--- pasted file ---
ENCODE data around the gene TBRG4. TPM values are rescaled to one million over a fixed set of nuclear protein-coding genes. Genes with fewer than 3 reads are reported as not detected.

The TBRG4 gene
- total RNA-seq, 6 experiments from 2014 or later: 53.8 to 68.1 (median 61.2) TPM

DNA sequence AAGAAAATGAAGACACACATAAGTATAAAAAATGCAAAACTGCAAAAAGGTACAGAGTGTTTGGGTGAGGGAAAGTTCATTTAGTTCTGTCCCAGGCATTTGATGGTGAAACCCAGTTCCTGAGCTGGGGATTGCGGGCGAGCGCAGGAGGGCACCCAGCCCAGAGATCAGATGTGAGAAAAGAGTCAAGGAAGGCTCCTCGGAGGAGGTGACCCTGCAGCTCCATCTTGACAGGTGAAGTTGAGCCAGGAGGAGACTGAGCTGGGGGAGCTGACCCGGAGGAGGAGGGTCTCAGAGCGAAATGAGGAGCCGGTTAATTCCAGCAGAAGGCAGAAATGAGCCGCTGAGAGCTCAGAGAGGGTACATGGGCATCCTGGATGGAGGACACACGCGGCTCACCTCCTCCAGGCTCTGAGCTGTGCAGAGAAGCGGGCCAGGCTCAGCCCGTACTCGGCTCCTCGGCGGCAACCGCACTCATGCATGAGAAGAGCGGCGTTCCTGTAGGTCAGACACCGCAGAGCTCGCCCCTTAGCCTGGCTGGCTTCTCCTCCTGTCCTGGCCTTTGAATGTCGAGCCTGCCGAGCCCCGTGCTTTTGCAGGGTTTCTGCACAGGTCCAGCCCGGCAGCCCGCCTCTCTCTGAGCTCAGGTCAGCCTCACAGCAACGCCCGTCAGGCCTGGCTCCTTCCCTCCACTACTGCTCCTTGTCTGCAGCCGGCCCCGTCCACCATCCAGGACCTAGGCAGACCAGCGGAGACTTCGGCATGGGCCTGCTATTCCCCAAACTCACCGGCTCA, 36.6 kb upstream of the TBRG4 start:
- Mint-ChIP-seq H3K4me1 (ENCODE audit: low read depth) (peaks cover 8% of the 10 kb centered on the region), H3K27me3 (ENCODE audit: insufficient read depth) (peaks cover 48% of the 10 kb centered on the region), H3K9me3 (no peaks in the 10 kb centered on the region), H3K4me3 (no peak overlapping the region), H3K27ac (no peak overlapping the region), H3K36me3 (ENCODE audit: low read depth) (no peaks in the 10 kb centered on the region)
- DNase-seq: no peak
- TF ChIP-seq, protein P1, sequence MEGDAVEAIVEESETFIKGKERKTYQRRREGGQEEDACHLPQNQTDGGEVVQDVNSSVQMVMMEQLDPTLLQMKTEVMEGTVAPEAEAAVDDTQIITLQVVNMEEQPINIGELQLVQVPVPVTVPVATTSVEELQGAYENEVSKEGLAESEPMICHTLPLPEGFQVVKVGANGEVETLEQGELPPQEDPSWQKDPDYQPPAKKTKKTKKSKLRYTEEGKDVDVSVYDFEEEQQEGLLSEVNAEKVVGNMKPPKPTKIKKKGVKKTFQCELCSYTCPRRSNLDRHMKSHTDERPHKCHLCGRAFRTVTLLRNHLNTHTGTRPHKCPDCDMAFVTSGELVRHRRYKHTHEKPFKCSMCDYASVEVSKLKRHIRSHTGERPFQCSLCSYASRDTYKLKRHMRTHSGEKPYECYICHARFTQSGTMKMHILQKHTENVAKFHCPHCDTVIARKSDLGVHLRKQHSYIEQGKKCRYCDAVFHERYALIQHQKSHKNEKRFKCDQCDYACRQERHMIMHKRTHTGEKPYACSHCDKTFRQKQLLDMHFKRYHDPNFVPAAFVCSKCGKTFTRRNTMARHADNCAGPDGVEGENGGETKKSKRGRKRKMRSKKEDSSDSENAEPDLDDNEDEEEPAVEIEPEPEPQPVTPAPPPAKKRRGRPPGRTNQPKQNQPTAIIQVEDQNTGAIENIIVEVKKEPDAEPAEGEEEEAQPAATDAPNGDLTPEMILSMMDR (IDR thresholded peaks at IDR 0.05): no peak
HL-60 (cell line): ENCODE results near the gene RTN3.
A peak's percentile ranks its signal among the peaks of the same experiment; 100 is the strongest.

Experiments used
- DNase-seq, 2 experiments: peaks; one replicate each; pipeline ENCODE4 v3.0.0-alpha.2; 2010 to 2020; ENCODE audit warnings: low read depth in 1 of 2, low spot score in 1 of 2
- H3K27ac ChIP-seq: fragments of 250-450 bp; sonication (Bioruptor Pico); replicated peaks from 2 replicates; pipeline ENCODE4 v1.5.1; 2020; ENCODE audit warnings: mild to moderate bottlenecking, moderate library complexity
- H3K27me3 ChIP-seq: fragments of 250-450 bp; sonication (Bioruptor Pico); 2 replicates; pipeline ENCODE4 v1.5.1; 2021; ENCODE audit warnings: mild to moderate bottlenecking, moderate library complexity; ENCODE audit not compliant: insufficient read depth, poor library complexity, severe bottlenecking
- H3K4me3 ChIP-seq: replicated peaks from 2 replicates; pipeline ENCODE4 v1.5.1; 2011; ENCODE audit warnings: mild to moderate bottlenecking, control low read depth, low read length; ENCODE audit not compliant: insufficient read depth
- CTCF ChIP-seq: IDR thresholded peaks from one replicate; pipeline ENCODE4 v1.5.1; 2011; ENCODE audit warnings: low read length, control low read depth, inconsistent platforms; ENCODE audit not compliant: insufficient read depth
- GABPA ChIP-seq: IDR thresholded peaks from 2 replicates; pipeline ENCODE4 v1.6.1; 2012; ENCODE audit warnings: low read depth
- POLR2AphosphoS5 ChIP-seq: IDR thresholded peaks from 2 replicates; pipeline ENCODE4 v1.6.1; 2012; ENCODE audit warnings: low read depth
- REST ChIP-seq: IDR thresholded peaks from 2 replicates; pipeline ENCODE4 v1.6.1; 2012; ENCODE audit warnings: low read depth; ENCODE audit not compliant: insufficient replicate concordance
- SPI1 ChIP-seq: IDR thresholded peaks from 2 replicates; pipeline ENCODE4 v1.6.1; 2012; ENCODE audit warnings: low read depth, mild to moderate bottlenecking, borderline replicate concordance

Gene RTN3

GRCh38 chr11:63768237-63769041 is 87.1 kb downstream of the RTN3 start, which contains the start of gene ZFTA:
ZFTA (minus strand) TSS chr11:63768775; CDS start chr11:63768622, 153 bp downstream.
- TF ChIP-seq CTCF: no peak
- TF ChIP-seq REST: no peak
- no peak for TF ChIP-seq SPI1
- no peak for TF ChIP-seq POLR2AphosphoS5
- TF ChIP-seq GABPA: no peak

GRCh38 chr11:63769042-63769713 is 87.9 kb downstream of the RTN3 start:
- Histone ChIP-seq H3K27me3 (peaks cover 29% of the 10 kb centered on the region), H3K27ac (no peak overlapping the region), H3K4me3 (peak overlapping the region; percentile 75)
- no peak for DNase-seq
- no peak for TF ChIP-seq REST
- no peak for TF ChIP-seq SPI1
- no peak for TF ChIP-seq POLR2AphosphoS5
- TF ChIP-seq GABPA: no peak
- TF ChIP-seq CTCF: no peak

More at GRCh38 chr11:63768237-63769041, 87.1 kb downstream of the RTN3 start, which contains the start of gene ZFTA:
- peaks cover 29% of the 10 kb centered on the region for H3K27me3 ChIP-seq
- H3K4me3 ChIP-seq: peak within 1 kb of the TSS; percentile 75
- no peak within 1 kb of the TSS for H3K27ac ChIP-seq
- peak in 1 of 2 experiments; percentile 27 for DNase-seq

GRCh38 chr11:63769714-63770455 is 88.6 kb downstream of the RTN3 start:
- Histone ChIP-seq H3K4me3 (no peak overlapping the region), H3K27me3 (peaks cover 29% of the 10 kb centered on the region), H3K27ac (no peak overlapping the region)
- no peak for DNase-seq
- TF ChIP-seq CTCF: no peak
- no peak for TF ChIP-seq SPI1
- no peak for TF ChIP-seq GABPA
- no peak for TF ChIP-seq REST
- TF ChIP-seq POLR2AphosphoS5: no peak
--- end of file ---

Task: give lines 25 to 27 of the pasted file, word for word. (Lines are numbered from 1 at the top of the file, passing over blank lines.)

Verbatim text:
- no peak for TF ChIP-seq SPI1
- no peak for TF ChIP-seq POLR2AphosphoS5
- TF ChIP-seq GABPA: no peak